Academic journal article Dialogue : A Journal of Mormon Thought

Crossing the Planes: Gathering, Grafting, and Second Sight in the Hong Kong China International District

Academic journal article Dialogue : A Journal of Mormon Thought

Crossing the Planes: Gathering, Grafting, and Second Sight in the Hong Kong China International District

Article excerpt

Hong Kong, Dan Rather declared as he began his television coverage of the 1997 "handover" from British to Chinese sovereignty, "is Asia for beginners." That is what it was for me, although it has been my home now for more than twenty years. In all of that time and in all of my work on American culture in transnational contexts, considering how people are changed by their cross-cultural encounters, I have never written about Mor monism and its various crossings in Asia. Although I have no doubt that my beliefs infuse my professional work, as I thought about Asia in my Mormonism, trying to parse influences and see where the academic training and the Mormon upbringing inform one another became impossible. So I have given in to the blurring of boundaries and I embrace the amorphousness of what follows, but I warn the reader that it is a bit of pastiche: somewhere between an academic treatise, a class lecture, and a sacrament meeting talk. Fortunately, Hong Kong is and always has been, as historian Elizabeth Sinn notes, a "between place."2 As a twenty-first century Latter-day Saint woman living in Asia, I am constantly reminded of the ways in which the crossings that take place today are in planes rather than across plains as they were in the nineteenth century.

My thoughts here are informed by my work in transnational American studies, which consider how " America" looks from the outside in, with a particular emphasis on the intersectionality of gender, national identity, and generation/history in Hong Kong as it is observed in women's narratives of their crosscultural encounters. Although I am partial to a post-national/ transnational view of the world (national identity is but one of many identifying threads in a particular individual or community in globality), clearly, notions of nationhood and national exceptionalism (particularly American and Chinese) still matter a great deal in Hong Kong and, I would argue, in much of Asia as well as elsewhere in the world.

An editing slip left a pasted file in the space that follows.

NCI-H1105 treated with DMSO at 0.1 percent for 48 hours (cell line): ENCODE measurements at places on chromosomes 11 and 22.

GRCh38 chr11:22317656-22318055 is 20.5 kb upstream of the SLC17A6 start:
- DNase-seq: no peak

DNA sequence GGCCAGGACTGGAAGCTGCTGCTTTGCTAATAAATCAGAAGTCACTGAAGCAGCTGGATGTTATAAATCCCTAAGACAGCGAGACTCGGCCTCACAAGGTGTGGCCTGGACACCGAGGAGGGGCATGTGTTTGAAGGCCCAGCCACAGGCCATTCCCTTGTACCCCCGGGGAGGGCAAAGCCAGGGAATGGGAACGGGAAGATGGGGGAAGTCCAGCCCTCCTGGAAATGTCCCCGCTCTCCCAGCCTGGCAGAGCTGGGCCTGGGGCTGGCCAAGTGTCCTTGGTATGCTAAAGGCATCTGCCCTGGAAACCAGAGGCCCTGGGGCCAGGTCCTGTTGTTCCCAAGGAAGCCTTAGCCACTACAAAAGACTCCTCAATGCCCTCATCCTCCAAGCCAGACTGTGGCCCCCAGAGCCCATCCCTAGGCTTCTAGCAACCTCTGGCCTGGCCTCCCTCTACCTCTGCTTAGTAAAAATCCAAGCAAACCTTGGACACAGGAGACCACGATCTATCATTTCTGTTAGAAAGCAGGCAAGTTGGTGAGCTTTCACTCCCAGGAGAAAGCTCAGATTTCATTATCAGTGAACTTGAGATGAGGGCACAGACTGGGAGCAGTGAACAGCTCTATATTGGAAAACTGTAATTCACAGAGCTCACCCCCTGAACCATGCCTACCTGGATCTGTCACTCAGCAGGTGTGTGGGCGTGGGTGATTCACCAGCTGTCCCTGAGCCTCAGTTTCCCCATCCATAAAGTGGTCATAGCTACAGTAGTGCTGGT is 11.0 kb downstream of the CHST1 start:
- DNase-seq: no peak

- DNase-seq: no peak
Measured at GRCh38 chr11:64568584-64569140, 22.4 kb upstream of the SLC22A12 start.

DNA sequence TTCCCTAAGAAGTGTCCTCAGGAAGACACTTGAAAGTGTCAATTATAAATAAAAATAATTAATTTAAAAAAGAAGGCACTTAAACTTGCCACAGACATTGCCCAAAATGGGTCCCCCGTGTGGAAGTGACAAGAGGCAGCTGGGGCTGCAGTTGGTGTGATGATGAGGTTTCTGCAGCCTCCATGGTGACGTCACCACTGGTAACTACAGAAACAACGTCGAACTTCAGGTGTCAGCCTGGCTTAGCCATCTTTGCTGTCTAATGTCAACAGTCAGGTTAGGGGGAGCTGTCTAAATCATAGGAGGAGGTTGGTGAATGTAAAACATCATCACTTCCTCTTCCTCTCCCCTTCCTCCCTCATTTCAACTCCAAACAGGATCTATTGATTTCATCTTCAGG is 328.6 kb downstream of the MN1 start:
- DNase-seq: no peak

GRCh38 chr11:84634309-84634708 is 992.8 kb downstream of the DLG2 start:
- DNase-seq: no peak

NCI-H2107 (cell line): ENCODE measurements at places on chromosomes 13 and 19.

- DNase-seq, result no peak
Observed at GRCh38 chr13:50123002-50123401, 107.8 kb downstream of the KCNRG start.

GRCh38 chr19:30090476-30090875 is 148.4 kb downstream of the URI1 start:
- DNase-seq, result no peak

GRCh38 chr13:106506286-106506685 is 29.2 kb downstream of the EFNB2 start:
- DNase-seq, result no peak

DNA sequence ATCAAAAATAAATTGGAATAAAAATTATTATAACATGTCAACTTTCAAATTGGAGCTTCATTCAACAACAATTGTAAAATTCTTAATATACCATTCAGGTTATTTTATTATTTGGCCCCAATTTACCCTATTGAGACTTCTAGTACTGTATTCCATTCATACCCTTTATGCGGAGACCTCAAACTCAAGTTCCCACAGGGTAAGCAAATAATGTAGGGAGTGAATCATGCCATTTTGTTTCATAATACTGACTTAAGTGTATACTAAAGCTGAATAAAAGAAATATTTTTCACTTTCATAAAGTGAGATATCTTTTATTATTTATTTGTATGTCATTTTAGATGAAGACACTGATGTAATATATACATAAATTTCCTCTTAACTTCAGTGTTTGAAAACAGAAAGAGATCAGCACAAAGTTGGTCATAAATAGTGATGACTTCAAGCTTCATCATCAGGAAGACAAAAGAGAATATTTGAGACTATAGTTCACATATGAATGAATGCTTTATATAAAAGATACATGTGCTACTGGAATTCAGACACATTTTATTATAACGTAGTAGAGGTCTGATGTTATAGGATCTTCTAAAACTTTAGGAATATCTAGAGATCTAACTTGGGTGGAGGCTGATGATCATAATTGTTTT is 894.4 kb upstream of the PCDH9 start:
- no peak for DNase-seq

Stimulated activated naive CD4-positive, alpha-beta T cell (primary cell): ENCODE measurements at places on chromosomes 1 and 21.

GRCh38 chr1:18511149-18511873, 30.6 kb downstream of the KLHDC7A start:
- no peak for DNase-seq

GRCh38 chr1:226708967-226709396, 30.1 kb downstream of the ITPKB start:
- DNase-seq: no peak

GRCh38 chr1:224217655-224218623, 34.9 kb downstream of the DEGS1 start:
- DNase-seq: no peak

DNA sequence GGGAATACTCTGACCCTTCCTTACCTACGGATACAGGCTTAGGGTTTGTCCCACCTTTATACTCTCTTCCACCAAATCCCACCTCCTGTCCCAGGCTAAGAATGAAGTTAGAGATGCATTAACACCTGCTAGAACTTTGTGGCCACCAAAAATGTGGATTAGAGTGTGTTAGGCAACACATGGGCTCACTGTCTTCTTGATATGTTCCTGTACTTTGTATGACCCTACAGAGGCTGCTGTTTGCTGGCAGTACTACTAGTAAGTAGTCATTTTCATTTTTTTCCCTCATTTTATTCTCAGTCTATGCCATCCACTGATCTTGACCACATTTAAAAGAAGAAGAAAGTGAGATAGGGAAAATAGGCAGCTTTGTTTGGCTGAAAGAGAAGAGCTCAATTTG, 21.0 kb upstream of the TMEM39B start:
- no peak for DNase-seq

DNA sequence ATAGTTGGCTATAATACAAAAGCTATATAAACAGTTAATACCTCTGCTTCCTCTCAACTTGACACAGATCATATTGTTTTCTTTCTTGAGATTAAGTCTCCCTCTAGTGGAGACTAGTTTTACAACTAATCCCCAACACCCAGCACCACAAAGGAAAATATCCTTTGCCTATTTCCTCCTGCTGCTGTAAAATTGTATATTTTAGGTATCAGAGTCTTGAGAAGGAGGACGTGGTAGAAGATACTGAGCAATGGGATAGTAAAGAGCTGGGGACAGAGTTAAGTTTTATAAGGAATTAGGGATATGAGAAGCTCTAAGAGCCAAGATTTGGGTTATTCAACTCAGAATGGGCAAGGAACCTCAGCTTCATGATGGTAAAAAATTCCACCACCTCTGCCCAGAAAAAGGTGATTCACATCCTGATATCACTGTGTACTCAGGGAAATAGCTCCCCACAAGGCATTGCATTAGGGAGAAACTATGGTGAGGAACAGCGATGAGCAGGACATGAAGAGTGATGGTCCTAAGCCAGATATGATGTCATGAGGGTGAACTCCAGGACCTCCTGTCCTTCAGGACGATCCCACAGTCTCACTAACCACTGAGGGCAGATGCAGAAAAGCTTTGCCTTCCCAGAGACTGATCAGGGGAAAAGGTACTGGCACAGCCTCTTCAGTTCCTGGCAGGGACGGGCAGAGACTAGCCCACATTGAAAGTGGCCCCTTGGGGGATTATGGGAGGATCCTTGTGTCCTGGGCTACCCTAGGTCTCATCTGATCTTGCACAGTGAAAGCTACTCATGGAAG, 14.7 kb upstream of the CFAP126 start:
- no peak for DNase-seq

Additionally, because national myths and values, particularly processes of Americanization, are, at times, still powerful influences shaping cross-cultural interactions in Hong Kong, within LDS congregations individual Church members often draw upon what they believe to be true about a particular nation or culture to affirm personal decisions or worldviews, including doctrinal opinions and/or spiritual core values. To use the nomenclature of gathering and grafting as it is deployed in the parable of the olive tree in the fifth chapter of Jacob in the Book of Mormon, each of us grafts our experiences onto our beliefs as we gather together in the larger communities in which we worship. Macro and micro histories are in constant tension and our pasts shape our present in profound but subtle ways. As borderlands studies scholar Gloria Anzaldua reminds us above, strength comes in "seeing through" the past, "looking at our shadows and dealing with them." Only when we understand what has been is it possible to truly shift our perspectives and change in ways that strengthen in the long term.

In Hong Kong, I have witnessed a number of Latter-day Saints in various stages of "seeing through" their pasts, grafting experiences onto belief (or vice versa) as they transit back and forth across the Pacific, gathering in various LDS congregations and imbibing elements of a host/national culture that often grafts onto a home/national culture. Their stories shed light on changes that have occurred over the past decades in both Hong Kong and North America, particularly in terms of post-1965 immigration to the US and the "brain drain" from Hong Kong/greater China between the 1989 Tiananmen Square protests in the PRC and the 1997 resumption of Chinese sovereignty marking the end of British colonialism in Hong Kong. Latter-day Saints in Hong Kong include members of the Asian diaspora who were born and raised in North America or in other western countries as well as children of the brain drain, which is now reversing as opportunities in Asia are on the rise. …

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